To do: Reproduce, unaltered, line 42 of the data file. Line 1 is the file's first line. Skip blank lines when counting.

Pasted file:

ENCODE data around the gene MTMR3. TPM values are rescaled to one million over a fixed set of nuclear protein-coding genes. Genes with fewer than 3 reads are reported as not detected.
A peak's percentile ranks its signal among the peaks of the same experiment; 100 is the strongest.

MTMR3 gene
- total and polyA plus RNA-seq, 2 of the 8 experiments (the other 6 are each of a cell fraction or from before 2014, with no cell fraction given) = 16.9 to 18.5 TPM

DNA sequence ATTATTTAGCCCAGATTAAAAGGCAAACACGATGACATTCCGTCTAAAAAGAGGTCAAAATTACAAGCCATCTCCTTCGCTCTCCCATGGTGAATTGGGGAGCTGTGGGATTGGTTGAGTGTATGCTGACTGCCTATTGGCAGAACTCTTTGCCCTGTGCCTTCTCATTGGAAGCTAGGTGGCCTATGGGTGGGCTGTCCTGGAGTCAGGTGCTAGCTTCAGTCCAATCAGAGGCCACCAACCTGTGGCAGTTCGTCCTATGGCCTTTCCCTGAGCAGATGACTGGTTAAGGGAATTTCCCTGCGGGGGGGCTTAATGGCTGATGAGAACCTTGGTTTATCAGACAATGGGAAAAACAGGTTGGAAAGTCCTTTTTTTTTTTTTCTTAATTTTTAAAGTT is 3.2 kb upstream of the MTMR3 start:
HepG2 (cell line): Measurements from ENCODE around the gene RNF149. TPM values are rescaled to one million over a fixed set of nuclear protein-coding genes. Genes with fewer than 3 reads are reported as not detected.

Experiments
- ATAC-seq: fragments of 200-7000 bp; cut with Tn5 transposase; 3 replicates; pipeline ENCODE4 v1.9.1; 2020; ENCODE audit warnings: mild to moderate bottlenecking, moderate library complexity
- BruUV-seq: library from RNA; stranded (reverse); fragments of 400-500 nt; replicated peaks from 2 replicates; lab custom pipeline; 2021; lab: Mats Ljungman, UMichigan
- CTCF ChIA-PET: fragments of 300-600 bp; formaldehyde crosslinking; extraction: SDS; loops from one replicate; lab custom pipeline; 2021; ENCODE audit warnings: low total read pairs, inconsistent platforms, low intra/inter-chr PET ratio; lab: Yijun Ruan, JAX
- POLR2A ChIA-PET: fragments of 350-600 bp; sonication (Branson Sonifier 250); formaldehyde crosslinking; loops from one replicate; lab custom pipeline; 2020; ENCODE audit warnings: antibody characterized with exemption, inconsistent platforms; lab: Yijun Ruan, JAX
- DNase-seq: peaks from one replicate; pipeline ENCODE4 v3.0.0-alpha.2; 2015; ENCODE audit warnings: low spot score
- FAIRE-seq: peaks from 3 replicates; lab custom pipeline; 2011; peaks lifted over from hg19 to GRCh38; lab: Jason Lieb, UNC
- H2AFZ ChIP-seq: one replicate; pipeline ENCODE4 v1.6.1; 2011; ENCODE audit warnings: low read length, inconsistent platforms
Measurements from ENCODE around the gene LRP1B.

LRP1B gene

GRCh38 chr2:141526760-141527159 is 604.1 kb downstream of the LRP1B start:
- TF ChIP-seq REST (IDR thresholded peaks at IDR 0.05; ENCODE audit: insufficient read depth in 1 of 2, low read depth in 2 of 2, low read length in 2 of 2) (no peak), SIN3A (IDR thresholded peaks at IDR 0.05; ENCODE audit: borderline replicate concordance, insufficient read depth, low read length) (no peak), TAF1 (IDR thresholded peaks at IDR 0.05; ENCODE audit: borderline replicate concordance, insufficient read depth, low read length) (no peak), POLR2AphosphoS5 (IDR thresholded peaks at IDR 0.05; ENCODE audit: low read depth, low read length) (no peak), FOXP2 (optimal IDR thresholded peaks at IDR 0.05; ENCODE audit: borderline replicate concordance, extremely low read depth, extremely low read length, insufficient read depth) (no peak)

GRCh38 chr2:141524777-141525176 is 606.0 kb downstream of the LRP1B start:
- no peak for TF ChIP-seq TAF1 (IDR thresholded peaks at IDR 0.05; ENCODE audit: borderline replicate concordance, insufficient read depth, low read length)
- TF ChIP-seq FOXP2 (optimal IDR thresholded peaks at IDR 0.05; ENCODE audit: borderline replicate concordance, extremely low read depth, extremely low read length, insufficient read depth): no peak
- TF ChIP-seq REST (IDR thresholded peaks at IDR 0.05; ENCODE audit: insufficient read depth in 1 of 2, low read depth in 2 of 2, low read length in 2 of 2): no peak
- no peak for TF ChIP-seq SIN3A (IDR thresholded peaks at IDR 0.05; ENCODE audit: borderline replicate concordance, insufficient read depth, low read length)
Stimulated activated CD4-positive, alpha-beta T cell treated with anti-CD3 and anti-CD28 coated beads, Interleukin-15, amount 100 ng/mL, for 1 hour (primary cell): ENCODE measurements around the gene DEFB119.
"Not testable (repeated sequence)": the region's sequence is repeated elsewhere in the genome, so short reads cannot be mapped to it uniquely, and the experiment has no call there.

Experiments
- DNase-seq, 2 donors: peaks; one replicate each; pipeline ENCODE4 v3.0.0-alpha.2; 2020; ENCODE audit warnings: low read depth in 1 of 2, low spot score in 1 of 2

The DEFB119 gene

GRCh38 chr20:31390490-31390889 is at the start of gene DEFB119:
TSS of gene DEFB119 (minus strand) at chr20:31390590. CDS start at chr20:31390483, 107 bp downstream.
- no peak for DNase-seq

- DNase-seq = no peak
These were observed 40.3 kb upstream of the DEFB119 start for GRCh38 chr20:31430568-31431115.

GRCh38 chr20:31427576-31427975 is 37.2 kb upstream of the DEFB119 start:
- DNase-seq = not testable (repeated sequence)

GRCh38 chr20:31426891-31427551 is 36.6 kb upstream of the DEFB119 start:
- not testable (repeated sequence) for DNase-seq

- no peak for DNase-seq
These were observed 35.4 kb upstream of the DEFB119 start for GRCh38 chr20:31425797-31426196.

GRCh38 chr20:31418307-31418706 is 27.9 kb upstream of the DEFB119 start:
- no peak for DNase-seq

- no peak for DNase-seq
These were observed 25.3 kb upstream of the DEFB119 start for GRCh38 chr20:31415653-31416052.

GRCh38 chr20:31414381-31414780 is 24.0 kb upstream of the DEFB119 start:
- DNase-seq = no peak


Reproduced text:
- no peak for DNase-seq